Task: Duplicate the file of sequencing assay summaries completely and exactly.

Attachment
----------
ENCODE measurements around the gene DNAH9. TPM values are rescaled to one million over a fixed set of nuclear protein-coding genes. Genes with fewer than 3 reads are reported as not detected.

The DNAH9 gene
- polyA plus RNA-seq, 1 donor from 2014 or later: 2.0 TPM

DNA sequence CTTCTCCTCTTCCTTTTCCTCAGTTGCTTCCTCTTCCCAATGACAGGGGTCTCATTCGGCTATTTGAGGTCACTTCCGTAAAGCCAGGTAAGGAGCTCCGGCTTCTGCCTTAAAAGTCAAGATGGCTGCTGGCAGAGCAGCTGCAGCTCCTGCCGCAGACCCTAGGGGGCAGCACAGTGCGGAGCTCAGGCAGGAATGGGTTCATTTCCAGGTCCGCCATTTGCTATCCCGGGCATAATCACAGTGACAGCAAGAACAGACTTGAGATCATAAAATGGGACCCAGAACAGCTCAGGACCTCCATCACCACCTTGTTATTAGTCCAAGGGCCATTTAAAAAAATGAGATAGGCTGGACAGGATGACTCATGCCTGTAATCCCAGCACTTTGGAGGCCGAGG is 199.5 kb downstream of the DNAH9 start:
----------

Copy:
ENCODE measurements around the gene DNAH9. TPM values are rescaled to one million over a fixed set of nuclear protein-coding genes. Genes with fewer than 3 reads are reported as not detected.

The DNAH9 gene
- polyA plus RNA-seq, 1 donor from 2014 or later: 2.0 TPM

DNA sequence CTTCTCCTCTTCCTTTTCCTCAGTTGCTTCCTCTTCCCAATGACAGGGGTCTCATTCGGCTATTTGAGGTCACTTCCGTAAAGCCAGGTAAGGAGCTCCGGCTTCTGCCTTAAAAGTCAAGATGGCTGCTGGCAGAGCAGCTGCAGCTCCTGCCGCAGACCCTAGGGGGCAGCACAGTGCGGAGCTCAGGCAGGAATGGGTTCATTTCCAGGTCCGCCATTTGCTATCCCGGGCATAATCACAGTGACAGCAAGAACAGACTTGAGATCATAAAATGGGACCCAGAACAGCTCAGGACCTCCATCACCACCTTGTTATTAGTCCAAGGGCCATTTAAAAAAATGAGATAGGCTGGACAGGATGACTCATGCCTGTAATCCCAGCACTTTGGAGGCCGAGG is 199.5 kb downstream of the DNAH9 start: